[Date Prev][Date Next][Thread Prev][Thread Next][Date Index][Thread Index]
[rsk@GSP.ORG: Re: 10th anniversary of the Internet Worm]
- To: firstname.lastname@example.org
- Subject: [rsk@GSP.ORG: Re: 10th anniversary of the Internet Worm]
- From: Gert Doering <email@example.com>
- Date: Thu, 5 Nov 1998 11:25:32 +0100
- Comment: This message comes from the debate mailing list.
- Sender: firstname.lastname@example.org
sorry, wenn der eine oder andere das schon gelesen hat, aber ich finde es
wirft ein paar sehr interessante Gedanken auf.
----- Forwarded message from Rich Kulawiec <rsk@GSP.ORG> -----
X-Mailer: Mutt 0.93.2i
Date: Wed, 4 Nov 1998 00:23:41 -0500
Reply-To: Rich Kulawiec <rsk@GSP.ORG>
From: Rich Kulawiec <rsk@GSP.ORG>
Subject: Re: 10th anniversary of the Internet Worm
from Gregory Newby on Mon, Nov 02, 1998 at 10:33:51PM -0500
On Mon, Nov 02, 1998 at 10:33:51PM -0500, Gregory Newby wrote:
> Lest we forget, today was the 10th anniversary of the
> Internet Worm, released by Robert Tappan Morris, Jr.
I remember -- I was in the trenches that day. In fact, I'd gone
into work (the Purdue University Computing Center, a large Unix site)
early that day because I needed to leave early as well.
I didn't. ;-) In all the years I've done Unix, that was the
most exciting 36 hours I went through.
Most of what we did there is documented in Spaf's paper on the
subject, so you can read that to find out what Dave Stevens and
Kevin Braunsdorf and George Goble and all of us there at Purdue
did that day. (We invented the "condom". No, really!)
I remember two major concerns that are still with me years later --
which is why I'm babbling this at bugtraq:
1. We had almost no way to communicate out-of-band with other sites.
That's why I keep an address/phone/fax book now. It's far from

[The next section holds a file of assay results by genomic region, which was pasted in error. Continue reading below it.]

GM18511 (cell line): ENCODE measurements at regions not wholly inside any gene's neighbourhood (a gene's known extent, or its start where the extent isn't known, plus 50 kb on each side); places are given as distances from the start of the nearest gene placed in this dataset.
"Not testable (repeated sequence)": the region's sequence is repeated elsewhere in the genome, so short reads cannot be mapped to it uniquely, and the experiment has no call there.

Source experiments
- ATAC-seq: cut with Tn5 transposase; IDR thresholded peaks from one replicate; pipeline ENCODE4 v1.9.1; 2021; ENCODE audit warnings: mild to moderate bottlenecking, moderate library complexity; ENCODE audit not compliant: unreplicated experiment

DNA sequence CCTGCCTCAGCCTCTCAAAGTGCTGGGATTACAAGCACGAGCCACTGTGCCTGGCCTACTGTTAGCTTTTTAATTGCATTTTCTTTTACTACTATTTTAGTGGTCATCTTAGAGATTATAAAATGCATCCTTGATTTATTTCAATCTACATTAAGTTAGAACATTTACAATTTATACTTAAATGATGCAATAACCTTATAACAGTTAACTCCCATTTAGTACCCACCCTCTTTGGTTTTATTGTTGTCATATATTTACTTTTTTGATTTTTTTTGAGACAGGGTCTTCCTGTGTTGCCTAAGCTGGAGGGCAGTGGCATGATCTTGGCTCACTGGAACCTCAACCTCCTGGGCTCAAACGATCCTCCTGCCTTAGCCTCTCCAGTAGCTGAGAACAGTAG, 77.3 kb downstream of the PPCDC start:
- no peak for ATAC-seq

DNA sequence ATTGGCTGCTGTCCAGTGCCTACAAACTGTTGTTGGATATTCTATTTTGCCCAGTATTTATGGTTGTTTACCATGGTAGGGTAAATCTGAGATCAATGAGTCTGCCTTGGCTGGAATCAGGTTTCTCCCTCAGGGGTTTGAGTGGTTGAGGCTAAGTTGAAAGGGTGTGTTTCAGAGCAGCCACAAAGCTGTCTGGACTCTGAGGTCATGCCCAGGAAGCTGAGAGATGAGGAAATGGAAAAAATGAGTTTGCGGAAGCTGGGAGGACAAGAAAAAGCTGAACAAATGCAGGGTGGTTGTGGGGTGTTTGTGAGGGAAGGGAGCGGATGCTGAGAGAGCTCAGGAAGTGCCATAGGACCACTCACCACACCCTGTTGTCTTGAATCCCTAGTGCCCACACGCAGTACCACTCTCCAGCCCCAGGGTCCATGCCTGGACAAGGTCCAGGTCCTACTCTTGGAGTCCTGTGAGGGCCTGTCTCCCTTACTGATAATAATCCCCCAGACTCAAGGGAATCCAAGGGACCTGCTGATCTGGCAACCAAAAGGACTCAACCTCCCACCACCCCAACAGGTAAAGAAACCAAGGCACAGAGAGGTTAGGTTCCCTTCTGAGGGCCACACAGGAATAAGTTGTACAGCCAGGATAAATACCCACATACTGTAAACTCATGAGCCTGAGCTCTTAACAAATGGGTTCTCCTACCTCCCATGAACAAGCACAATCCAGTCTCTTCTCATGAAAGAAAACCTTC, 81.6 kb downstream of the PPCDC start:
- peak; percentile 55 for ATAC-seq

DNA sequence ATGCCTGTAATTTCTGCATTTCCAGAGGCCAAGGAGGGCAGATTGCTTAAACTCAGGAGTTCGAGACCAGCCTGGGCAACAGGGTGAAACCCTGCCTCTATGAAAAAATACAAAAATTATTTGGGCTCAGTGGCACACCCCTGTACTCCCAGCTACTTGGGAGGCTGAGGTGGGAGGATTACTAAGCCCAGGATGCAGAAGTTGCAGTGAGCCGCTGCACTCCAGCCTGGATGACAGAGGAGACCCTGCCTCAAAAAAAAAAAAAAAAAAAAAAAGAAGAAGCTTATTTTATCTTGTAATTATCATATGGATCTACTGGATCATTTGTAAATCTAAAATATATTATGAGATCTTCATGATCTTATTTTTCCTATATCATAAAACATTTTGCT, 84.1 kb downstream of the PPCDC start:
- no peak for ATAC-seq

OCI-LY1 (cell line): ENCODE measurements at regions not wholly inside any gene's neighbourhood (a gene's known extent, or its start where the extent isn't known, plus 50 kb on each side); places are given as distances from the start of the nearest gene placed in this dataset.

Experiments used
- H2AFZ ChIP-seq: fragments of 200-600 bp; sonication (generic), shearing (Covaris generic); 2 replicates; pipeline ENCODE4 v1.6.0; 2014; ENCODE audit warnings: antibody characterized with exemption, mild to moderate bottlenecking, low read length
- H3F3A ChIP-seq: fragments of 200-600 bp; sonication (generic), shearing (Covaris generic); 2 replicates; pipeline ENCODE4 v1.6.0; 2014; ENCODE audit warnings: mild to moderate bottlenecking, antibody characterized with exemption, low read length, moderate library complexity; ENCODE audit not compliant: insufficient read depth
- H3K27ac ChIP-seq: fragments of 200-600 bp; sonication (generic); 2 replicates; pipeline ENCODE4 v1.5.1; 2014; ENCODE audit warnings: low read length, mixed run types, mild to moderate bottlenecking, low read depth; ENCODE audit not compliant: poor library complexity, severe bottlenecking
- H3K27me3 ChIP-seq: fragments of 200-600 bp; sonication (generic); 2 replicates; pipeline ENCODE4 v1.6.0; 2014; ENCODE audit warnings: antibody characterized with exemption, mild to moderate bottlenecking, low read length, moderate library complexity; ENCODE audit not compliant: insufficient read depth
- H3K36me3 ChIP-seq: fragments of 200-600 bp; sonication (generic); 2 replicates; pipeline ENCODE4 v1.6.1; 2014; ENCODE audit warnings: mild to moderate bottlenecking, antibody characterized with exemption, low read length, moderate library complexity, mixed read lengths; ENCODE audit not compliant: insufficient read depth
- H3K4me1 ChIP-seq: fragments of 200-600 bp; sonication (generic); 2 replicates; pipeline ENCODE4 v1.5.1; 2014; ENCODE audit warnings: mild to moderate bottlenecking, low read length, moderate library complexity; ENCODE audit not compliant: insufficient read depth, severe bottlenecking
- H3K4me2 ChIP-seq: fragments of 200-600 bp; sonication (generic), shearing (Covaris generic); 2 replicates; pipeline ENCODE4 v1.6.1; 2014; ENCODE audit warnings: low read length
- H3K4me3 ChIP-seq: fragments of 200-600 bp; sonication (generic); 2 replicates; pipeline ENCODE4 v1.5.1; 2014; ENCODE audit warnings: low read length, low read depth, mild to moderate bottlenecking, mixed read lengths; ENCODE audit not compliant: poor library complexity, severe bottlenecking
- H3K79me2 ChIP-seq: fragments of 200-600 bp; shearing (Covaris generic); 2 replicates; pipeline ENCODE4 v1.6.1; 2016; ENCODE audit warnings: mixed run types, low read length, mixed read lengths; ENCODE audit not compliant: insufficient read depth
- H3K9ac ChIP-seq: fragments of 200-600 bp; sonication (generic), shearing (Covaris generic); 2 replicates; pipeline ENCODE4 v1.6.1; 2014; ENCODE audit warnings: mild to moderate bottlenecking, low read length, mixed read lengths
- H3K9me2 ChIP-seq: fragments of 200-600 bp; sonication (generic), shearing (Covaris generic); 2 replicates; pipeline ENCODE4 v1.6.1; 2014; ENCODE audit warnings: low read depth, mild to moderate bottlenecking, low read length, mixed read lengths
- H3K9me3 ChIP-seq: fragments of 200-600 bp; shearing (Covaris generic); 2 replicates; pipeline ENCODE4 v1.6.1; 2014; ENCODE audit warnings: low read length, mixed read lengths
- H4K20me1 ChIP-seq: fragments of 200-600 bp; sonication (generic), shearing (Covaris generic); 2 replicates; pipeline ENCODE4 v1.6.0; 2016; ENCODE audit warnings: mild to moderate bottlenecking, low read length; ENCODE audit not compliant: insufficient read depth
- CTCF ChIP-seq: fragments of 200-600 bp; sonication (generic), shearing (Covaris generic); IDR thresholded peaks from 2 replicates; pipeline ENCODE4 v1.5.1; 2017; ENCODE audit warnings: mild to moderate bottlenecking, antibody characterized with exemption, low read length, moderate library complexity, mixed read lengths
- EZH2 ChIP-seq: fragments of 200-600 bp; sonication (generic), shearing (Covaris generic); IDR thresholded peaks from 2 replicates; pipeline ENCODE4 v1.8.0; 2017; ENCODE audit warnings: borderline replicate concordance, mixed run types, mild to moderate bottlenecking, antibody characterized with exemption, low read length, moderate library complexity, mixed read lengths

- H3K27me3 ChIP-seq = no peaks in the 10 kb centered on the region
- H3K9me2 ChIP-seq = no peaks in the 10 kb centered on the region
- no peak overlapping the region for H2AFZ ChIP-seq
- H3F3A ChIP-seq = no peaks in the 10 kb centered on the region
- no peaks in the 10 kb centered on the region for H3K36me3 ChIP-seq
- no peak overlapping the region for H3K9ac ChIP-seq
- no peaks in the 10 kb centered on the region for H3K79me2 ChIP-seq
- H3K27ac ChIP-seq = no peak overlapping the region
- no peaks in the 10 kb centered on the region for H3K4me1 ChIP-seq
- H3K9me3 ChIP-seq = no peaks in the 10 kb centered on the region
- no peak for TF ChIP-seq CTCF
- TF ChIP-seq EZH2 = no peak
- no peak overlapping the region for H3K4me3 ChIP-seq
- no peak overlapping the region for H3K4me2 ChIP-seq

complete, and it's frequently outdated, but I keep it in hardcopy --
and handy -- against the day when things go foom again. As you
pointed out, CERT was formed in part to take on this role, but much
to my great disappointment, CERT is largely an information black hole,
and reacts at a glacial pace, far too slowly to be any help in a crisis.
I also know where several local ISPs are physically located -- guessing
that the next attack might come when voice/data/cable/etc. are unified
and that it might take them *all* out. And I don't think sending them
postcards will cut it. ;-)
2. Our biggest worry wasn't figuring out who launched it, or why, or
how it propagated. Our worry was "Is it destructive (i.e. does it
deliberately corrupt data)? or is it just meta-destructive (i.e. does
it corrupt data only as an accidental by-product)?" Granted, we've got
a lot more tools that have been developed since then, but if we were
put in that precise circumstance again by a different threat, I'm not
sure we're in a position to answer that question quickly and
accurately. The best response to this that I've come up with is to do
on-site and off-site backups with near-religious fervor (including
verifying them) and to use tools like tripwire regularly. But I'm not
satisfied that this adequately addresses the problem of answering that
same question under severe time pressure.
----- End forwarded message -----
USENET is *not* the non-clickable part of WWW!
Gert Doering - Munich, Germany email@example.com
fax: +49-89-35655025 firstname.lastname@example.org